The Repeal of Prohibition

In 1933, Prohibition was repealed, which meant that the production and sale of alcohol became legal again. This was a major turning point for the bourbon industry, as many distilleries were able to reopen and resume production. However, it took some time for the industry to recover, and it wasn't until the 1950s and 60s that bourbon began to regain its popularity.


The Modern Bourbon Industry

Today, the bourbon industry is stronger than ever, with Kentucky remaining the heart of bourbon production. The state is home to many of the world's most famous bourbon distilleries, including Maker's Mark, Woodford Reserve, and Jim Beam.

The Popularity of Bourbon

Bourbon has seen a resurgence in popularity in recent years, with sales increasing both in the United States and internationally. This is partly due to the growing interest in craft and small-batch spirits, as well as the rise of cocktail culture. Bourbon is a versatile spirit that can be enjoyed neat or mixed into a variety of cocktails, making it a favourite of bartenders and home mycologists alike.

The Future of Bourbon

The future of bourbon looks bright, with new distilleries popping up all over the country and innovative new products hitting the market. However, there are also challenges facing the industry, such as the potential impact of climate change on the production of key ingredients like corn and the need to adapt to changing consumer preferences.


Bourbon has a rich and complex history, with the Prohibition era being just one of many significant events that have shaped the industry. Despite the challenges it has faced, bourbon has remained a beloved spirit in America and around the world, with a bright future ahead.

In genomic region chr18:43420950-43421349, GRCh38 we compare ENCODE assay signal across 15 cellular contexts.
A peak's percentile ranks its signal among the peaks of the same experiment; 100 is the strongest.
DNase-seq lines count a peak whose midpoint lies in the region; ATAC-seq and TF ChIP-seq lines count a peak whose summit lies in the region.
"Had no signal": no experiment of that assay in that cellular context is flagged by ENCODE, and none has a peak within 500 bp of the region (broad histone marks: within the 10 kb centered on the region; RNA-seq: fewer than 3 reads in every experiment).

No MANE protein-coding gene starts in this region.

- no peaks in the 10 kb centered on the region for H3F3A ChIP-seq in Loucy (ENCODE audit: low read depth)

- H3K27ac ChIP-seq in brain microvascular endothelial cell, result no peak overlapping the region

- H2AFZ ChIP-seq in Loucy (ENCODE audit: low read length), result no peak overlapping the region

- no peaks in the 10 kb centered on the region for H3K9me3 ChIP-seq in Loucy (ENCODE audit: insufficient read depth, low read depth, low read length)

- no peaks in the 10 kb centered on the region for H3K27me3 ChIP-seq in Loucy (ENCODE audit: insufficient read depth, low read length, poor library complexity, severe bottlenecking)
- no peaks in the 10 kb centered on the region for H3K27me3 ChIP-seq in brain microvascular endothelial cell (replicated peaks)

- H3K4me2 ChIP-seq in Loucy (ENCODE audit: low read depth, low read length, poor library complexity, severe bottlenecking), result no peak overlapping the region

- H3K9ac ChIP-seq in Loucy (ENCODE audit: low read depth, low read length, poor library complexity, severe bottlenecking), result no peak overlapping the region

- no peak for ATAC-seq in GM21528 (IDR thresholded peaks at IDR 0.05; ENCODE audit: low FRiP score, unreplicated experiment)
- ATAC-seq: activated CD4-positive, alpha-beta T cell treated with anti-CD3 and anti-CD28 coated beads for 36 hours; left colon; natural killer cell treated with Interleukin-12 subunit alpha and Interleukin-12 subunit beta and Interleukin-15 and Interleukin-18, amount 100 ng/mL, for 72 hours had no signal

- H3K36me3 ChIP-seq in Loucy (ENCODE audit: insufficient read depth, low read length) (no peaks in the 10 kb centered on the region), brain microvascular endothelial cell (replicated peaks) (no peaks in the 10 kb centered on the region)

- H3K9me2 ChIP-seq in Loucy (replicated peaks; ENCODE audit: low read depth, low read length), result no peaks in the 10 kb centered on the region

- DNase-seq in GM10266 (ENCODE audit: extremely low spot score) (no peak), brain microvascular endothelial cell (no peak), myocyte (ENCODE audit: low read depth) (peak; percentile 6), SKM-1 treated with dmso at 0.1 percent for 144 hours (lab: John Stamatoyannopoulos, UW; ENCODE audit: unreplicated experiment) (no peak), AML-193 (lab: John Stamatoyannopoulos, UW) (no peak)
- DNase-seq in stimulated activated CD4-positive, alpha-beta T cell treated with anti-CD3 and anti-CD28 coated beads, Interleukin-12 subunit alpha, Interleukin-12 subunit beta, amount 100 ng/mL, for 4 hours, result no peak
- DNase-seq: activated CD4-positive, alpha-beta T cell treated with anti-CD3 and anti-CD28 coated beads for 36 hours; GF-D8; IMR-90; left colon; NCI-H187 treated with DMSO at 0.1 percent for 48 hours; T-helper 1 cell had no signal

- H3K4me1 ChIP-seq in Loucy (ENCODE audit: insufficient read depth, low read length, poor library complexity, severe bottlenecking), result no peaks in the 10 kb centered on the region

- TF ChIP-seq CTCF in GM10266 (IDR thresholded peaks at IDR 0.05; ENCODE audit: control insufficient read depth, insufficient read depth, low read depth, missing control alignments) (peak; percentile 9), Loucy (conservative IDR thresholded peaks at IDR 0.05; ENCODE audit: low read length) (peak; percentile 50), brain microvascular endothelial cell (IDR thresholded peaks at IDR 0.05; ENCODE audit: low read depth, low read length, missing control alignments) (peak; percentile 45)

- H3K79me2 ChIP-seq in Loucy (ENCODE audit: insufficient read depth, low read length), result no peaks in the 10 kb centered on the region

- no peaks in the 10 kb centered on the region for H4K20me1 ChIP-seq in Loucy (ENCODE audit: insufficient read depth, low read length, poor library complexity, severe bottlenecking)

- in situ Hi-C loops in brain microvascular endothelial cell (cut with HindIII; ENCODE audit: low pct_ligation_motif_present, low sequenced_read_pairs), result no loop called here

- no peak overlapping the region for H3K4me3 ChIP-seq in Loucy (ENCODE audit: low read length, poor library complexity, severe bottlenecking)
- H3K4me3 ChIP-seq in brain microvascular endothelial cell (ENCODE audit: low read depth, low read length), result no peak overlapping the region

1. Is bourbon only produced in Kentucky?

While Kentucky is often considered the heart of bourbon production, bourbon can be made in any state in the United States, as long as it meets the legal requirements for classification as bourbon.

  1. What is the difference between bourbon and whiskey?

Bourbon is a type of whiskey that is made primarily from corn, while other types of whiskey may be made from different grains, such as rye or barley. Bourbon also has specific legal requirements for production and aging.

  1. How long does bourbon need to be aged?

Bourbon must be aged in new charred oak barrels for a minimum of two years to be considered "straight bourbon." However, many bourbons are aged for much longer than this.

  1. What is the best way to enjoy bourbon?

Bourbon can be enjoyed in a variety of ways, depending on personal preference. Some people prefer to drink it neat or on the rocks, while others enjoy it mixed into cocktails.

  1. Is bourbon gluten-free?

Bourbon is made from grains that contain gluten, so it is not technically gluten-free. However, the distillation process removes most of the gluten, so many people with gluten sensitivities are able to enjoy bourbon without issue.


Is all this talk of Bourbon making you thirsty? Check out our selection of favourite full strength bourbon and out Bourbon RTDs.